Melbourne Holocaust Museum, Sydney Modern &

Elias Visontay and AAP, Rockhampton museum and a small Sydney home among winners in Australia’s top architecture awards, The Guardian, 1 November 2023

The Australian Institute of Architects’ 2023 awards took a turn to sustainable designs that make the most of inner-city infrastructure and the environment.

‘You feel like you can wander in there in your shorts and T-shirt,’ the Rockhampton Museum of Art’s co-architect Lindsay Clare said. Photograph: Supplied by the National Architecture Awards 2023.

Museums, concert halls, modern farmhouses and inner-city homes that maximise space are among Australia’s latest buildings to be recognised as architectural marvels.

The Australian Institute of Architects’ 2023 national awards highlight innovative, sustainable and infill developments that could help alleviate Australia’s housing crisis, according to its organisers. The awards also aim to draw attention to projects outside big cities. Almost a third of the winning projects are in regional Australia.

The judges travelled to every state and territory to visit 68 buildings over two weeks.

The new Rockhampton Museum of Art, a waterfront museum that opened in 2022, won the Sir Zelman Cowen Award, one of the top prizes.

“You feel like you can wander in there in your shorts and T-shirt,” said architect Lindsay Clare, who designed the building with wife and fellow architect Kerry Clare.

The Rockhampton Museum of Art combines a welcoming space for art lovers with a building that will protect the city’s precious collection from heat and humidity. Photograph: Supplied by the National Architecture Awards 2023.

The building was not only designed to be welcoming, it also had to link the city to the river, host local shows and international exhibitions, and keep the city’s art collection safe from heat and humidity.
The three-year project, which cost about $34m, has exceeded expectations for visitor numbers.

The National Award for Public Architecture went to the Art Gallery of NSW’s Sydney Modern building designed by Japanese firm SANAA, and the yet-to-be opened Melbourne Holocaust Museum designed by Kerstin Thompson Architects.

Jury chair Shannon Battisson hopes the awards will provide inspiration for more buildings that engage with Australia’s climate, and with sustainability and culture.

In Sydney’s Surry Hills, a 69-square-metre home wedged between a modern mixed-use building and a factory on Waterloo Street, received the Robin Boyd award for residential architecture.

“The home shows how hard architecture can work, even on a small footprint,” judges said.

An exceptional example of small plan living: design firm SJB’s house in Waterloo St, Surry Hills. Photograph: Anson Smart

It was designed so that all elements of the home – entry, workspace, kitchen, living area, bedroom and rooftop garden – open off the central stairwell, allowing each space to be filled with natural light while expressing “character and charm”.

“From the moment it comes into view, the home announces itself as something different. Full of colour, the facade disguises the program within, allowing an element of privacy balanced by a sense of generosity to the public street,” the judges said.

Battisson said Australia was in the depths of a once-in-a-generation housing crisis, overlaid by a climate crisis.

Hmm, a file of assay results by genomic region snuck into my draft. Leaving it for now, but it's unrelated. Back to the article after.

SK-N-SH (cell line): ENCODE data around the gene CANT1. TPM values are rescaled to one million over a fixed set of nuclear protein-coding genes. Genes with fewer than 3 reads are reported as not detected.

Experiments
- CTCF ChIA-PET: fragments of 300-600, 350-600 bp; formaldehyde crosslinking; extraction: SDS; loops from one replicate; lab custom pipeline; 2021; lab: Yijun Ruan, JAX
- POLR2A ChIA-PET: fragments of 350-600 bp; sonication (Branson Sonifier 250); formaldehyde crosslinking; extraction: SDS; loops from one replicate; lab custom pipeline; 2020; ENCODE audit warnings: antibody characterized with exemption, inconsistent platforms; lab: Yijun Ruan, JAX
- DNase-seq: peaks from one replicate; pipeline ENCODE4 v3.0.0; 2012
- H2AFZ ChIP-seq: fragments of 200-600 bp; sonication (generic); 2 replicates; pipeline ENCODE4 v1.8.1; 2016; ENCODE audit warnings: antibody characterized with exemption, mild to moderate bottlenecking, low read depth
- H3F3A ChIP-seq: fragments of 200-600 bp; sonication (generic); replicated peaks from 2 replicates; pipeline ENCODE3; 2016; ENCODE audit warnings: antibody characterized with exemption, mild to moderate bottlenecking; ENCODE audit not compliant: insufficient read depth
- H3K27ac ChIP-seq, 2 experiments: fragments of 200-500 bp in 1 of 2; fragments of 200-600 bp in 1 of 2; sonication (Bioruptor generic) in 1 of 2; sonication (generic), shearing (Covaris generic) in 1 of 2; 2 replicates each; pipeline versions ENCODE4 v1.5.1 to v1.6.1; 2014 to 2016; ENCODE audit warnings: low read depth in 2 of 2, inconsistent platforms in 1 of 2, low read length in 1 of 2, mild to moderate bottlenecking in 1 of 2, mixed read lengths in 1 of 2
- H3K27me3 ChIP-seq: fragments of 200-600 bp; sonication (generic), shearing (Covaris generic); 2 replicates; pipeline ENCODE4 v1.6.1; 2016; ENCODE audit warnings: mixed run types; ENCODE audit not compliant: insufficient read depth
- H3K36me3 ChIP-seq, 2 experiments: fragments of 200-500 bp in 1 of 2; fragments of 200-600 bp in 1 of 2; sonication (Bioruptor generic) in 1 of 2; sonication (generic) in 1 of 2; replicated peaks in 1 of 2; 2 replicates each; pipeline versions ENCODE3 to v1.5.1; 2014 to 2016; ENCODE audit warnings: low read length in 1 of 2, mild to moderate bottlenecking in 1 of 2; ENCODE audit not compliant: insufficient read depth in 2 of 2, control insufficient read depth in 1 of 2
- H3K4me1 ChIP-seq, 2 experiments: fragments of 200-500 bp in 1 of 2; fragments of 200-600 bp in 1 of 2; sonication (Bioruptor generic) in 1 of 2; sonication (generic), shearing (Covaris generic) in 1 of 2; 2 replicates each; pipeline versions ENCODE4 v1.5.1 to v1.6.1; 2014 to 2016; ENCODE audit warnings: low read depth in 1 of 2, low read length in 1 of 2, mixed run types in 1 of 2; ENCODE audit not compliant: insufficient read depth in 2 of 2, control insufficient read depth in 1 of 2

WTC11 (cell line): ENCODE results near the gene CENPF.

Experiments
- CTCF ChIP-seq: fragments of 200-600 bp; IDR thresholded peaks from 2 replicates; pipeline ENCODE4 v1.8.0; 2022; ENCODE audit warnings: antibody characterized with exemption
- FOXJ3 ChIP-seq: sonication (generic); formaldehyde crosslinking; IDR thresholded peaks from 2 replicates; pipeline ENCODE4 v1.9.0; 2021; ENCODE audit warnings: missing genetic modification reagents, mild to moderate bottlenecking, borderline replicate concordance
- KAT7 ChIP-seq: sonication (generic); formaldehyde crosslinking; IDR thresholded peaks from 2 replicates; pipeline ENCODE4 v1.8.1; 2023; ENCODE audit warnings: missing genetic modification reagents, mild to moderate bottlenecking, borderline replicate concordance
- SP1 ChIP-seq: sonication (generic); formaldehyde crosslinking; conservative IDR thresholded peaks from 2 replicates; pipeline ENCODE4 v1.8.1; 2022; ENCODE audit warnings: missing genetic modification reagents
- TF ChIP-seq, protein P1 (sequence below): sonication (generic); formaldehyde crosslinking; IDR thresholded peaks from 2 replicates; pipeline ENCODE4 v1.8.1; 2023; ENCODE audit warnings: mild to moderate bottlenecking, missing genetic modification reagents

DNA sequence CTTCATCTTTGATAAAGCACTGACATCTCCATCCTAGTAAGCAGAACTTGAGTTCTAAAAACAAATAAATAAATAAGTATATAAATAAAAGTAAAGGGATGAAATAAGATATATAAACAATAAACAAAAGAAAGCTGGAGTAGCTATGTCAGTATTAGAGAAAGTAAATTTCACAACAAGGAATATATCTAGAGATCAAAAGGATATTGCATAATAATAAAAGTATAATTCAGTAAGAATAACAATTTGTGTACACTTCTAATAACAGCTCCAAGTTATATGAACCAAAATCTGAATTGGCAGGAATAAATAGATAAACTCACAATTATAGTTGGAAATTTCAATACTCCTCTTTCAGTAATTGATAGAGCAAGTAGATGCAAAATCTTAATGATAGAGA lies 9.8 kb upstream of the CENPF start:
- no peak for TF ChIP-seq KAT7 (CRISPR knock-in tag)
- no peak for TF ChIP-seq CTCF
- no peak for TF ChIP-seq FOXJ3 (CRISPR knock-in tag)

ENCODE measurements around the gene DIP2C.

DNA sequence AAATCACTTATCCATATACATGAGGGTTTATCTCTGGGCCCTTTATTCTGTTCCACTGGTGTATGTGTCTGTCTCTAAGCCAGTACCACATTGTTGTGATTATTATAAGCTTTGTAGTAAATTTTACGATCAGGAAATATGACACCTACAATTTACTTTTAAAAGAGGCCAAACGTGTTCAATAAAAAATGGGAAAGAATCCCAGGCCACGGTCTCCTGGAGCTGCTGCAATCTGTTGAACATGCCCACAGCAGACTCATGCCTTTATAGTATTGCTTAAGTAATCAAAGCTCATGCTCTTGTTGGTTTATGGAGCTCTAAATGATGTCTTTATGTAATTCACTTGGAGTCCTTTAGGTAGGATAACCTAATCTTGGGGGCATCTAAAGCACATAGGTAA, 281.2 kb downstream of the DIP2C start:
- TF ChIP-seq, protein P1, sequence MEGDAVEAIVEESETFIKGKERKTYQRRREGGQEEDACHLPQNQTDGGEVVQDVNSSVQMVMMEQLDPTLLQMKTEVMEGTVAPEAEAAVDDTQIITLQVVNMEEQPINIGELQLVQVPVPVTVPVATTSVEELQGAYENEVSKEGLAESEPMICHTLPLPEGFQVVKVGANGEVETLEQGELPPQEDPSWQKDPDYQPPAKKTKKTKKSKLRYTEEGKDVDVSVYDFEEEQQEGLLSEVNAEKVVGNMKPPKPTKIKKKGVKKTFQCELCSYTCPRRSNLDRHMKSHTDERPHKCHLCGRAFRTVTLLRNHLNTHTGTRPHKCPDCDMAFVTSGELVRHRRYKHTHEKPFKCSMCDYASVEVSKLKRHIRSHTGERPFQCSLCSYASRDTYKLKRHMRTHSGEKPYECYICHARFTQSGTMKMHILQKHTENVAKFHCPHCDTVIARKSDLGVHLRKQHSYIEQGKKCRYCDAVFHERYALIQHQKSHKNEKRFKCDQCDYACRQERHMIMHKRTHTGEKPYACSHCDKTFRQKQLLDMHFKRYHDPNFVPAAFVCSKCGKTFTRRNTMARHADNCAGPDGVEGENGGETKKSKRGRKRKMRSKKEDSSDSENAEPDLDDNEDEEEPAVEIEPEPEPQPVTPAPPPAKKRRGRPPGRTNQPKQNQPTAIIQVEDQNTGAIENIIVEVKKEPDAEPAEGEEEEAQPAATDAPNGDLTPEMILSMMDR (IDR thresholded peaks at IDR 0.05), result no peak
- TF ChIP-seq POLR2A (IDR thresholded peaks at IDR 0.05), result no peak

“We are in dire need of new approaches to our built environment.”

The redeveloped concert hall at Sydney Opera House won two awards, for heritage, and for interior architecture.

“The combination of painstakingly re-crafted timbers and new fuchsia colouring, which nod to the original interiors designed by Peter Hall, is nothing short of awe-inspiring,” the judges said. “‘The House feels ready for its next 50 years.”

Merricks Farmhouse on Victoria’s Mornington Peninsula, designed by Michael Lumby with Nielsen Jenkins, won the National Award for Residential Architecture, alongside another Victorian project, Spring Creek Road farm house by architects Brew Koch.

Nightingale Village in inner-city Melbourne: this triple-bottom-line approach to design and sustainability won the judges’ admiration. Photograph: Supplied by the National Architecture Awards.

Melbourne’s Nightingale Village apartment development in Brunswick won the multiple housing residential category, as well as the David Oppenheim award for sustainable architecture.

“The ‘triple-bottom-line’ multiple-housing typology, where the architect is also the developer, has been so successful in Melbourne that the waiting list for apartments in these developments remains in the hundreds,” the judges said.

Nightingale units are built with essential spaces and then residents share communal spaces such as rooftop gardens, with others living in the complex. The development, next to a train station on Brunswick’s bustling Sydney Road, has parking for bikes and shared cars only.

The Nightingale Village approach to affordable and sustainable higher-density living has proved popular in Melbourne. Photograph: Supplied by the National Architecture Awards.

The Rockhampton Museum of Art was a special project, said Kerry and Lindsay Clare, who also designed Brisbane’s Gallery of Modern Art.

Its sandstone elements were dug from the same quarry as the nearby historic Customs House. In fact, the builders used scraps from the first dig more than a century ago.

The gallery can be closed off so people can use three storeys of the building for events, making it a multipurpose destination.

Unlike designing private houses, many people can experience public architecture, benefitting the whole community, said Kerry Clare.

“A public building is there, hopefully, for at least 50 years, so we find it quite gratifying to be involved in those sorts of projects,” she said.